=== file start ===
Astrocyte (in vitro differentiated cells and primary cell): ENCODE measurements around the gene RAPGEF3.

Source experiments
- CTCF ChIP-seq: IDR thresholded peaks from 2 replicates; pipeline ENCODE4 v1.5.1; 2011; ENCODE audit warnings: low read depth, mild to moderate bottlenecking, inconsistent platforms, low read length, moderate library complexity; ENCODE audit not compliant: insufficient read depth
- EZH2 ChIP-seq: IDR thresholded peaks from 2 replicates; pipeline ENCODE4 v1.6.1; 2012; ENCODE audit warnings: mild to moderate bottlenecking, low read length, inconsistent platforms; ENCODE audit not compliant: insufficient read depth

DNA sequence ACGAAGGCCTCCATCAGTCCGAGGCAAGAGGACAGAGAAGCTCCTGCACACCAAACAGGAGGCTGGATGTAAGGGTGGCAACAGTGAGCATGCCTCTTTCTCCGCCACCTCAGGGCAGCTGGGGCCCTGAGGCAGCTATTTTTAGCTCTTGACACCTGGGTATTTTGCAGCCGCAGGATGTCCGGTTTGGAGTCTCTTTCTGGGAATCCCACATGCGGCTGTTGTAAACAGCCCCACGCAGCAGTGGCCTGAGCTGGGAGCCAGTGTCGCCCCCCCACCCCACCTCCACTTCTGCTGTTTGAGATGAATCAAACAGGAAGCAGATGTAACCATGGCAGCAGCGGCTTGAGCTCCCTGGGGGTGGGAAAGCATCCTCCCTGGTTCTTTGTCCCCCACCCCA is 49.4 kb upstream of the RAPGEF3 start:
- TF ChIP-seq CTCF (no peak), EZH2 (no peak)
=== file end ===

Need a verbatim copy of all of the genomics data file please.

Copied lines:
Astrocyte (in vitro differentiated cells and primary cell): ENCODE measurements around the gene RAPGEF3.

Source experiments
- CTCF ChIP-seq: IDR thresholded peaks from 2 replicates; pipeline ENCODE4 v1.5.1; 2011; ENCODE audit warnings: low read depth, mild to moderate bottlenecking, inconsistent platforms, low read length, moderate library complexity; ENCODE audit not compliant: insufficient read depth
- EZH2 ChIP-seq: IDR thresholded peaks from 2 replicates; pipeline ENCODE4 v1.6.1; 2012; ENCODE audit warnings: mild to moderate bottlenecking, low read length, inconsistent platforms; ENCODE audit not compliant: insufficient read depth

DNA sequence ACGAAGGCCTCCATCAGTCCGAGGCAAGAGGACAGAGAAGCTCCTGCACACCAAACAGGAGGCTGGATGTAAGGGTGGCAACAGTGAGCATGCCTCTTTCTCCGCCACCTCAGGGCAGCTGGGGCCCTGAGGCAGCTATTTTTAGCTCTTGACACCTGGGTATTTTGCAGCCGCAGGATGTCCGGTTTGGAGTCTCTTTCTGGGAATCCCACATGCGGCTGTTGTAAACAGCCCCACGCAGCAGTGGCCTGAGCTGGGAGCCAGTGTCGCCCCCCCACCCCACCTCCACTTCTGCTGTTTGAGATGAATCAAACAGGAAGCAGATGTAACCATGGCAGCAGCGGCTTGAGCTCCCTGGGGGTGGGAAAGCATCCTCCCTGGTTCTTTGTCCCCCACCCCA is 49.4 kb upstream of the RAPGEF3 start:
- TF ChIP-seq CTCF (no peak), EZH2 (no peak)